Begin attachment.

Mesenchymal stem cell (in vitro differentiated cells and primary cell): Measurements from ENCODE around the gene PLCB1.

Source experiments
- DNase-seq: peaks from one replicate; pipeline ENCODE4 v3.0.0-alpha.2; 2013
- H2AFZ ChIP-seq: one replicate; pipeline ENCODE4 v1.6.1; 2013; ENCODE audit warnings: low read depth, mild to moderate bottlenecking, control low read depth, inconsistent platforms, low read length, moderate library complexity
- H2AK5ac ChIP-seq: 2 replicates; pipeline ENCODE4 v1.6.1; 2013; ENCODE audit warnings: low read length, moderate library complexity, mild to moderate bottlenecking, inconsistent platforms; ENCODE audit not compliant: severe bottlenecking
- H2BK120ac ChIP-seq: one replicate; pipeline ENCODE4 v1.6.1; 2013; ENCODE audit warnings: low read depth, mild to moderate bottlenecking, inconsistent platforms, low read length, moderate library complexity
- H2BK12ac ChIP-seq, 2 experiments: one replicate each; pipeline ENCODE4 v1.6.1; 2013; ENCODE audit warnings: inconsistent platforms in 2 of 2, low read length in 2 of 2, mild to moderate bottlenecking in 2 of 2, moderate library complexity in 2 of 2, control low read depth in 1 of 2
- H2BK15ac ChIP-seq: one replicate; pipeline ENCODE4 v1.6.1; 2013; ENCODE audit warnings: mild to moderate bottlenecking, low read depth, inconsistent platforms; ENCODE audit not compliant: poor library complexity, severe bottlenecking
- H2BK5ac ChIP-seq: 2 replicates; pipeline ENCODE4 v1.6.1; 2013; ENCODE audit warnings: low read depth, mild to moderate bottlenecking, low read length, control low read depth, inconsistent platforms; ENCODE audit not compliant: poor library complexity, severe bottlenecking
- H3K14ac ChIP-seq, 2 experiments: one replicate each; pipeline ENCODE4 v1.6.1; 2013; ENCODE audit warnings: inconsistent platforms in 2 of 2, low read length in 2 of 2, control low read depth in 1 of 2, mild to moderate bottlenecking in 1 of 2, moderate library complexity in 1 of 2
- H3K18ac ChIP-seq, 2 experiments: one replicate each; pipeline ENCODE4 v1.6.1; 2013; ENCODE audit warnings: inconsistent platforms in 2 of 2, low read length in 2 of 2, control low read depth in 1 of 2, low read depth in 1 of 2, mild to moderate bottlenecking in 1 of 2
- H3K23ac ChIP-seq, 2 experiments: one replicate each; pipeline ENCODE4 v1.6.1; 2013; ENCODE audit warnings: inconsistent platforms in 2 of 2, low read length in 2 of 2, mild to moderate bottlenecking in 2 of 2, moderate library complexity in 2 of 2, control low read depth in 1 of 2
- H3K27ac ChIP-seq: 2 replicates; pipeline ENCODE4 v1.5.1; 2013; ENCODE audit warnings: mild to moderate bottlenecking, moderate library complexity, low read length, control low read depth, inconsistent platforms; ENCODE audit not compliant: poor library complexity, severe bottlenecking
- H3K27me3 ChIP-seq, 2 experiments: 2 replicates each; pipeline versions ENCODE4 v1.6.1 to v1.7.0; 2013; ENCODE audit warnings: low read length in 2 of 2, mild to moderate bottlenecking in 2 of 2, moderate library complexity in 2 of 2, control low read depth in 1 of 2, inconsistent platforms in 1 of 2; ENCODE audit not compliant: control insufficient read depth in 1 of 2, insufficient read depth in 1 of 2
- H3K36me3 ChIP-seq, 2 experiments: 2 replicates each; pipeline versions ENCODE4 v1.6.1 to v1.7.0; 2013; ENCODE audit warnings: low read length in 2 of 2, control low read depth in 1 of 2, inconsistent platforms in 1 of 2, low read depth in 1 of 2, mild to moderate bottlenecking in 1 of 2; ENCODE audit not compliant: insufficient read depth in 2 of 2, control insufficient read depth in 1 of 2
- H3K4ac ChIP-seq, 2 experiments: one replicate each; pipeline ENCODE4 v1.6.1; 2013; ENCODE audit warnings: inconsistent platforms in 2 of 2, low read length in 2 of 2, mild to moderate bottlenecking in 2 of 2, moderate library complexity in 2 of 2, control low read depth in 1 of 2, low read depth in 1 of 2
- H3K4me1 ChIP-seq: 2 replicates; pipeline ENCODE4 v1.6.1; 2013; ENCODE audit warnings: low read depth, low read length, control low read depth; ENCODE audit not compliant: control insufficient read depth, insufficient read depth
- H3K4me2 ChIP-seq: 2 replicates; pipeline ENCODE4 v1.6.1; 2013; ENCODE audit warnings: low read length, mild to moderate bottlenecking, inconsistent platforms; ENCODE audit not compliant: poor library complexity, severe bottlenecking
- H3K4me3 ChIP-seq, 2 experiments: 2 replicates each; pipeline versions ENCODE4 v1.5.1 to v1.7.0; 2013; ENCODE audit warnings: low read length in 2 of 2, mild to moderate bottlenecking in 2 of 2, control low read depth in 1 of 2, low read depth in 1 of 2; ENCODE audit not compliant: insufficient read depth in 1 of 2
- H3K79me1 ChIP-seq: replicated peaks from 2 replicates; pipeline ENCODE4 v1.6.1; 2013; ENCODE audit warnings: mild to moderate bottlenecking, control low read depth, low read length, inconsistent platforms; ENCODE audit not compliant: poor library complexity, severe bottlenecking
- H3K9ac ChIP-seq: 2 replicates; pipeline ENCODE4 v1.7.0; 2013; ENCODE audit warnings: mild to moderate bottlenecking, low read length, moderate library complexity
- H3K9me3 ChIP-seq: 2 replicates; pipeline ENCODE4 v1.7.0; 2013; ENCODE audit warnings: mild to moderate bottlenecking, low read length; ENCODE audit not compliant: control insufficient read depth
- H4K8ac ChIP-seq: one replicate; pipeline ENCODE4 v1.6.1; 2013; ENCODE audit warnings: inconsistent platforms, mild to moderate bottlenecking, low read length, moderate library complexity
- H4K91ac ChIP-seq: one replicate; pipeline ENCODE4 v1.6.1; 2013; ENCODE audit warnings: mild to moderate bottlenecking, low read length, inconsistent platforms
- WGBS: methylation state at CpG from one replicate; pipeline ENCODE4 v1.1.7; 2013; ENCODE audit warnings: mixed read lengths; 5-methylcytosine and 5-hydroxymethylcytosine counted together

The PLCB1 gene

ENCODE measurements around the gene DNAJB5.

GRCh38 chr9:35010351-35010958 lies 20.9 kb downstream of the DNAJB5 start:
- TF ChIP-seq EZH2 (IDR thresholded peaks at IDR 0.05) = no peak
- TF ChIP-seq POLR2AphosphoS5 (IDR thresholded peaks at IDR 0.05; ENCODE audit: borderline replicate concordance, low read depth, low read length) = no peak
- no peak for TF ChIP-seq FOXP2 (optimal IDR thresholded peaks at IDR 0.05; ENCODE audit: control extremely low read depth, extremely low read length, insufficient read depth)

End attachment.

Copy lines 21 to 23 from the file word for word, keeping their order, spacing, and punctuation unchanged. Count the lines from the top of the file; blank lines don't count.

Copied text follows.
- H3K9ac ChIP-seq: 2 replicates; pipeline ENCODE4 v1.7.0; 2013; ENCODE audit warnings: mild to moderate bottlenecking, low read length, moderate library complexity
- H3K9me3 ChIP-seq: 2 replicates; pipeline ENCODE4 v1.7.0; 2013; ENCODE audit warnings: mild to moderate bottlenecking, low read length; ENCODE audit not compliant: control insufficient read depth
- H4K8ac ChIP-seq: one replicate; pipeline ENCODE4 v1.6.1; 2013; ENCODE audit warnings: inconsistent platforms, mild to moderate bottlenecking, low read length, moderate library complexity